# PROWAREtech

## JavaScript: Tutorial - A Guide to JavaScript - Page 05

*Language Basics (Operators: Bitwise, Boolean, Additive).*

### Bitwise Operators

The **bitwise operators** are almost the same as they are in the C/C++ language.

`~` | Bitwise NOT operator |

`&` | Bitwise AND operator |

`^` | Bitwise XOR operator |

`|` | Bitwise OR operator |

`<<` | Bitwise LEFT SHIFT operator |

`>>` | Bitwise SIGNED RIGHT SHIFT operator |

`>>>` | Bitwise UNSIGNED RIGHT SHIFT operator |

### Boolean Operators

#### Logical NOT

The **logical NOT** operator is an exclamation point (`!`

). It first converts the operand to a Boolean value and
then negates it.
`true`

is returned if the operand is undefined.
`true`

is returned if the operand is NaN.
`true`

is returned if the operand is null.
`false`

is returned if the operand is any number other than 0 (including Infinity).
`true`

is returned if the operand is the number 0.
`false`

is returned if the operand is a non-empty string.
`true`

is returned if the operand is an empty string.
`false`

is returned if the operand is an object.

One can simulate the behavior of the Boolean() casting function by using two NOT operators in a row.

```
alert(!!0); // false
alert(!!NaN); // false
alert(!!""); // false
alert(!!15); // true
```

#### Logical AND

The **logical AND** operator is a double ampersand (`&&`

).

```
if(true && true) {
alert("Good to go!");
}
```

Logical AND can be used with any type of operand, not just Boolean values. When any operand
is not a primitive Boolean, logical AND does not always return a Boolean value. If the first
operand is an object, the second operand is always returned. If the second operand is an object,
the object is returned only if the first operand evaluates to `true`

. If both operands
are objects, the second operand is returned. If either operand is `null`

,
`null`

is returned. If either operand is `NaN`

, `NaN`

is returned.
If either operand is `undefined`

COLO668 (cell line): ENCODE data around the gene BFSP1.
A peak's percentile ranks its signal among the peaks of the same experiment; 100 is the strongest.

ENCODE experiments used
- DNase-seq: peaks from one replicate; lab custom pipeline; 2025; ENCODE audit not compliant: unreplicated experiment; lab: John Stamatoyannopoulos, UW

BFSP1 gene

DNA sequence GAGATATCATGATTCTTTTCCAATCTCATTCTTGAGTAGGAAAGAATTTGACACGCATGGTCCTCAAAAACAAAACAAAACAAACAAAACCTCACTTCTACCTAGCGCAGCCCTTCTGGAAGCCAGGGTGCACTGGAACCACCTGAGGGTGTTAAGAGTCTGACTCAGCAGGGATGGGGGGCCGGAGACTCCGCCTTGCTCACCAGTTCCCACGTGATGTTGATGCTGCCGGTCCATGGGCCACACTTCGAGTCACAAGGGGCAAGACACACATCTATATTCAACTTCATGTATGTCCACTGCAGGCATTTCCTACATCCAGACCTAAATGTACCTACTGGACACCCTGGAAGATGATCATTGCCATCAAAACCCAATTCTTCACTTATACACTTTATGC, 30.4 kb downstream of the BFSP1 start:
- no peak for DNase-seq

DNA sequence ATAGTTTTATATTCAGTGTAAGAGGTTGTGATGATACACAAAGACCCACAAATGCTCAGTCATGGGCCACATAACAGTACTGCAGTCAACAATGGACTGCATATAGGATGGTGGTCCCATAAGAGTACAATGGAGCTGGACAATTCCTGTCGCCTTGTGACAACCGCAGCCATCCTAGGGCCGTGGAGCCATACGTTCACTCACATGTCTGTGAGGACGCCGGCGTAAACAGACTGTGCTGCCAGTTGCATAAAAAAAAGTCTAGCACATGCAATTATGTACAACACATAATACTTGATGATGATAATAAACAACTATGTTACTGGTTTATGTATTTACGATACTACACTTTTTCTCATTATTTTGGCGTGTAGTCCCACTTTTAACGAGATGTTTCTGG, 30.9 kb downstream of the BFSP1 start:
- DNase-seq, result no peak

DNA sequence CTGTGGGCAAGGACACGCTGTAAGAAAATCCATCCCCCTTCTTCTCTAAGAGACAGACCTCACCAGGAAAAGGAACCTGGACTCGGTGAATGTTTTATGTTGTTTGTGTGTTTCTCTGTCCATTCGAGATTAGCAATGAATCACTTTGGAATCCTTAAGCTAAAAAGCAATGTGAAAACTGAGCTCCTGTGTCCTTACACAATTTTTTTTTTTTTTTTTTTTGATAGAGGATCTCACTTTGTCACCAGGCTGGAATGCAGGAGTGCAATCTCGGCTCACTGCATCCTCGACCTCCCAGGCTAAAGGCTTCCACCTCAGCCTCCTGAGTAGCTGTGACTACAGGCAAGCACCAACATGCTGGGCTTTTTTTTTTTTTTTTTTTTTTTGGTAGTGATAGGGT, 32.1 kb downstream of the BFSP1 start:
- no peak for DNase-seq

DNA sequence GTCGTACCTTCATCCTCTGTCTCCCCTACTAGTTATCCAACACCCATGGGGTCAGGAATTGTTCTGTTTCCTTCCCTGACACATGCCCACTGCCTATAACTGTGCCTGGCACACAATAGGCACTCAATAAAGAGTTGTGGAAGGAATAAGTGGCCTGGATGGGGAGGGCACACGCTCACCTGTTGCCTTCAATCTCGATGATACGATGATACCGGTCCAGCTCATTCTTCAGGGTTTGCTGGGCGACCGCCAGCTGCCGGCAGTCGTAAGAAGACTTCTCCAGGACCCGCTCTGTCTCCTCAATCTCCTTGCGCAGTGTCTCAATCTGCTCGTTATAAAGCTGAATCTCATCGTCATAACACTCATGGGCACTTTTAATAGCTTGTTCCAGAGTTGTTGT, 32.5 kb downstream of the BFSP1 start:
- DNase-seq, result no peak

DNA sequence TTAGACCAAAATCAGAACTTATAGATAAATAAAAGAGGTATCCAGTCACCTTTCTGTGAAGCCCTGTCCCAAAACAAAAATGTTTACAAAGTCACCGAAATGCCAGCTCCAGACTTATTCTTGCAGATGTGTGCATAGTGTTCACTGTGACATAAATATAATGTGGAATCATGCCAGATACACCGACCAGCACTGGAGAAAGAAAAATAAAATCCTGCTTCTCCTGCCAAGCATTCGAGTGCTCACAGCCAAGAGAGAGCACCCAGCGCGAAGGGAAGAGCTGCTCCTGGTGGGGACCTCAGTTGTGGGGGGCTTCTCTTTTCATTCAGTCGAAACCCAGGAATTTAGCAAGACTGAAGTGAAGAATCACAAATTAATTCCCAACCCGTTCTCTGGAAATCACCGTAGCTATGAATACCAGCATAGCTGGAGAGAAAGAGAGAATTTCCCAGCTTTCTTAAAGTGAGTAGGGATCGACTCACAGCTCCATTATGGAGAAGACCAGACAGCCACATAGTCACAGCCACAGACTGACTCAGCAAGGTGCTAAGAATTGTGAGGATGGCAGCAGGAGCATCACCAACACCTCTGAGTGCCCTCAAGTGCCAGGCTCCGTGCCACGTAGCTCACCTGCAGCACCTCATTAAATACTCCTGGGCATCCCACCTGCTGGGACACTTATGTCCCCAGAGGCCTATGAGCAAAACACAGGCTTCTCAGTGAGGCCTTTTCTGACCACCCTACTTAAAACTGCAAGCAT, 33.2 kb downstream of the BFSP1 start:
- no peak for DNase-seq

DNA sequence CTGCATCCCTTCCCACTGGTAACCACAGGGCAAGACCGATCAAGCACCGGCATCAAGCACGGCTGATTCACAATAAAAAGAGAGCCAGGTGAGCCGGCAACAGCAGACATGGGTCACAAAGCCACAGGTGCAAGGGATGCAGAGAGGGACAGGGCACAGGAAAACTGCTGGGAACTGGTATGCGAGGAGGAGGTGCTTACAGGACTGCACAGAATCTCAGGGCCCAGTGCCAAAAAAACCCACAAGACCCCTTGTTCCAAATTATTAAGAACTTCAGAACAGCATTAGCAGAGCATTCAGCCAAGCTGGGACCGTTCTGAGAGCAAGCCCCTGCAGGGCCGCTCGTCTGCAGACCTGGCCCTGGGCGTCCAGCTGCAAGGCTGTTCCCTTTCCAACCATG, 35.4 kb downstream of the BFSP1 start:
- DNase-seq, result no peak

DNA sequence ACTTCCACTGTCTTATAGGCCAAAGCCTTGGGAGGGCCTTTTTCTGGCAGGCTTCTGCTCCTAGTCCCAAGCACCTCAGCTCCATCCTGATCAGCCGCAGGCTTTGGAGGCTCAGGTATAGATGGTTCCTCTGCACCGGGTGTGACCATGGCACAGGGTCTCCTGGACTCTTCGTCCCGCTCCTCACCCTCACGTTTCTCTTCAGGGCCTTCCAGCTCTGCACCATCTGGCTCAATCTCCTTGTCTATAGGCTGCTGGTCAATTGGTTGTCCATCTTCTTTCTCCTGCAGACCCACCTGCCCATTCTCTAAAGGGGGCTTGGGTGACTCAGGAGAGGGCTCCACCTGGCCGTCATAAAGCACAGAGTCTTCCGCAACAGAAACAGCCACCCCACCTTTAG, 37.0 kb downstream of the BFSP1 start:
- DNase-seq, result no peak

, `undefined`

is returned. If the first operand
determines the result, the second operand is never evaluated. So, if the first operand is `false`

,
no matter what the value of the second operand, the expression can not be `true`

.

#### Logical OR

The **logical OR** operator is a double pipe (`||`

).

```
if(true || false) {
alert("Good to go!");
}
```

Just like logical AND, if any operand is not a Boolean, logical OR will not always return a Boolean value.
If the first operand is an object, the first operand is returned.
If the first operand evaluates to `false`

, the second operand is returned.
If both operands are objects, the first operand is returned.
If both operands are `null`

, `null`

is returned.
If both operands are `NaN`

, `NaN`

is returned.
If both operands are `undefined`

, `undefined`

is returned.
if the first operand evaluates to `true`

, the second operand is not evaluated. So, if the first operand is
`true`

, no matter what the value of the second operand, the expression can not be `false`

.

This behavior can be used to avoid assigning a null or undefined value to a variable. Consider this:

`var obj = preferredObject || backupObject;`

The variable `obj`

will be assigned one of two values. The `preferredObject`

variable contains the value that is preferred if it is available, whereas the `backupObject`

variable
contains the backup value if the preferred one isn't available. If `preferredObject`

is not null, then
it is assigned to `obj`

; if it is `null`

, then `backupObject`

is assigned to `obj`

.

### Additive Operators

The additive operators are add and subtract.

#### Add

The add operator is a plus sign (`+`

).

```
var sum = 3 + 5;
alert(sum);
```

If the two operands are numbers then an add is performed. If either operand is `NaN`

then the result is `NaN`

.
If `Infinity`

is added to `Infinity`

then the result is `Infinity`

. If `–Infinity`

is added to `–Infinity`

then the result is `–Infinity`

. If `Infinity`

is added to
`–Infinity`

then the result is `NaN`

. If +0 is added to +0 then the result is +0. If –0 is added to +0
then the result is +0. If –0 is added to –0 then the result is –0.

If one of the operands is a string then they are concatenated. If both operands are strings then the second string is concatenated to the first. If only one operand is a string then the other operand is converted to a string and the result is the concatenation of the two strings.

If either operand is an object, number, or Boolean, its `toString()`

method is called to get a string value and
then the previous rules regarding strings are applied. The `String()`

function is called to retrieve the values
`"undefined"`

and `"null"`

for `undefined`

and `null`

. This code demonstrates this:

```
var num1 = 5;
var num2 = 3;
var message = "The sum of 5 and 3 is " + num1 + num2;
alert(message); // "The sum of 5 and 3 is 53"
```

```
var num1 = 5;
var num2 = 3;
var message = "The sum of 5 and 3 is " + (num1 + num2);
alert(message); // "The sum of 5 and 3 is 8" (THIS IS THE DESIRED RESULT)
```